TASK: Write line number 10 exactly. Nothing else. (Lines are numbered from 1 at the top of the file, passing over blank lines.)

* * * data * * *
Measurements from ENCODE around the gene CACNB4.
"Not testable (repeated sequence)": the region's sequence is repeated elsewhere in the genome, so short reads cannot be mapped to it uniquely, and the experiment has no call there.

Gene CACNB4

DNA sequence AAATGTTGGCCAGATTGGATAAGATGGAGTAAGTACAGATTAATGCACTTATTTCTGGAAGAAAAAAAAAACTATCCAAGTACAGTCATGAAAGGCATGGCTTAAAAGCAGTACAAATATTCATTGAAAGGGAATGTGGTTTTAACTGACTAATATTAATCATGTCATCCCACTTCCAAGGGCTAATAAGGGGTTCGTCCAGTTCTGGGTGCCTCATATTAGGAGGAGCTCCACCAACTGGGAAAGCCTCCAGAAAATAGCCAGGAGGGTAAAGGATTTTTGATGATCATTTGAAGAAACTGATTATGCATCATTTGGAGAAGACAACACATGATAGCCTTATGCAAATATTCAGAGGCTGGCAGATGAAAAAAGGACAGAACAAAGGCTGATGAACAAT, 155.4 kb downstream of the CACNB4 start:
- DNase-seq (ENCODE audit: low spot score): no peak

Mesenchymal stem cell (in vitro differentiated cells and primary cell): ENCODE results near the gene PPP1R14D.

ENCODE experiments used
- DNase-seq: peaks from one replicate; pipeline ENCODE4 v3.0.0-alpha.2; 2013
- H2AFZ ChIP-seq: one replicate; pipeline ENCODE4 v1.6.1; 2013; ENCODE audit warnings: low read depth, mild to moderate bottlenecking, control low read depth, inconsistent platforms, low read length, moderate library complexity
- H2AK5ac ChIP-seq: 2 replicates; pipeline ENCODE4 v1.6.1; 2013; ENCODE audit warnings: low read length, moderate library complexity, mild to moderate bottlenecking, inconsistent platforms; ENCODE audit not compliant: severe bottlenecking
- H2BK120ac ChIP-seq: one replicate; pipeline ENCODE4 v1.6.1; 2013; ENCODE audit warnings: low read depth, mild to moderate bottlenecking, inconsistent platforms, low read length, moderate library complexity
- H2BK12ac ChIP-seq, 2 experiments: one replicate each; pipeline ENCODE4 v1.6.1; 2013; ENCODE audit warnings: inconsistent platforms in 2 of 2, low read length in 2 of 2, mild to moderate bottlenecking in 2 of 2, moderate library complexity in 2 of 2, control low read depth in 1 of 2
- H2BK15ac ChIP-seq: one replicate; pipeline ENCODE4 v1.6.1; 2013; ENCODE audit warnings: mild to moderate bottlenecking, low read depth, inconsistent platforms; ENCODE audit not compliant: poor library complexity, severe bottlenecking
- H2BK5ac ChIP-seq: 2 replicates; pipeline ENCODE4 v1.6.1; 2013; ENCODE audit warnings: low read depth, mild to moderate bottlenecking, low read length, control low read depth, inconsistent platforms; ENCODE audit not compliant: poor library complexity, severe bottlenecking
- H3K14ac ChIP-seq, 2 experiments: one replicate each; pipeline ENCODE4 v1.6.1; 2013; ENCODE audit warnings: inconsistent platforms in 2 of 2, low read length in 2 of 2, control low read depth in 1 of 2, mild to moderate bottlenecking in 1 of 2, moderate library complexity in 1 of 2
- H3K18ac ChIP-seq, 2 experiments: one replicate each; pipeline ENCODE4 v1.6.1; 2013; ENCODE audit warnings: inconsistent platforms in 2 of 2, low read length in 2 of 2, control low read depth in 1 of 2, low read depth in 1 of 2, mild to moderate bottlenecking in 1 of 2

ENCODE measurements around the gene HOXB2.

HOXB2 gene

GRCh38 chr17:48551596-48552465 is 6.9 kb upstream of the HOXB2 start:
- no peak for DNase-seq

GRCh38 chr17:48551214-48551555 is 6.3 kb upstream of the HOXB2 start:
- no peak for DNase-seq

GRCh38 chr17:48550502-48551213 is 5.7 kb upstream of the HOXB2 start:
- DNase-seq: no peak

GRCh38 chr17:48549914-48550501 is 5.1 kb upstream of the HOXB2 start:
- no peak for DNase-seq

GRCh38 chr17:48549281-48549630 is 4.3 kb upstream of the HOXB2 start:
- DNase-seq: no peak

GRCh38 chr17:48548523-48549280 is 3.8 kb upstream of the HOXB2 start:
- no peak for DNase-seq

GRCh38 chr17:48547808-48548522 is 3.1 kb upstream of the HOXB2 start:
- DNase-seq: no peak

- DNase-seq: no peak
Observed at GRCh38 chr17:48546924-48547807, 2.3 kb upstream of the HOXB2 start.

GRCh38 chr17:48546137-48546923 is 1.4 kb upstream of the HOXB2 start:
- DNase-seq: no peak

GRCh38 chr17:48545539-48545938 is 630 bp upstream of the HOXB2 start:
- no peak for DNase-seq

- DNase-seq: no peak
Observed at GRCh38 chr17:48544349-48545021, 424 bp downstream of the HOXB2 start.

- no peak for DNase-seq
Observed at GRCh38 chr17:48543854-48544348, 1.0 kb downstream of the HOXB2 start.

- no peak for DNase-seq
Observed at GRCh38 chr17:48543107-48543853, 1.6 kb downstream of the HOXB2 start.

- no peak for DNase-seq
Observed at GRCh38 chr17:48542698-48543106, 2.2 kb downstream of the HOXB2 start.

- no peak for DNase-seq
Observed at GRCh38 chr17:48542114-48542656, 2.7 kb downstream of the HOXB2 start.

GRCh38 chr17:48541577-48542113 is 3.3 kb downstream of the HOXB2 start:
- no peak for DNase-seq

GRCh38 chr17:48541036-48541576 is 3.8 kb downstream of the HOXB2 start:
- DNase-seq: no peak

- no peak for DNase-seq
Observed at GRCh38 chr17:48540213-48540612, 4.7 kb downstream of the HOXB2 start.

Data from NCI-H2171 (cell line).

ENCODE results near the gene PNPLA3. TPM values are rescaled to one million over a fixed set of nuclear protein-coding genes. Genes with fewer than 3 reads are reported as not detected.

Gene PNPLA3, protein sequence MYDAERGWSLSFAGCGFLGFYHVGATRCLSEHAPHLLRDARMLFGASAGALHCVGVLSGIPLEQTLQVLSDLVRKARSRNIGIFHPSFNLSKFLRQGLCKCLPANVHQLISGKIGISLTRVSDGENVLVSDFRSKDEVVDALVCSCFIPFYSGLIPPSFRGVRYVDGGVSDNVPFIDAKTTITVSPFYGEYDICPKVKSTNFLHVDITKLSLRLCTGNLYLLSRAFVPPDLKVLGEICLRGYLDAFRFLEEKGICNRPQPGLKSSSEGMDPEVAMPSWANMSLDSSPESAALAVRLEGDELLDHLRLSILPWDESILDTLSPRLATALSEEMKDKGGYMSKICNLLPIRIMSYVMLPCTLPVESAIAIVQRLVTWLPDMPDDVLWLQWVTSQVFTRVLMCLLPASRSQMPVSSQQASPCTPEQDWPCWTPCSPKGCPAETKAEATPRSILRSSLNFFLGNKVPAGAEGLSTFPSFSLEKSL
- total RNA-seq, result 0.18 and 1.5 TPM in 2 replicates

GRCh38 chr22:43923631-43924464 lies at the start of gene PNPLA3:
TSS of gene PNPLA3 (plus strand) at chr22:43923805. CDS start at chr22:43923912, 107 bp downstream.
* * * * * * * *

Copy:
- H2AK5ac ChIP-seq: 2 replicates; pipeline ENCODE4 v1.6.1; 2013; ENCODE audit warnings: low read length, moderate library complexity, mild to moderate bottlenecking, inconsistent platforms; ENCODE audit not compliant: severe bottlenecking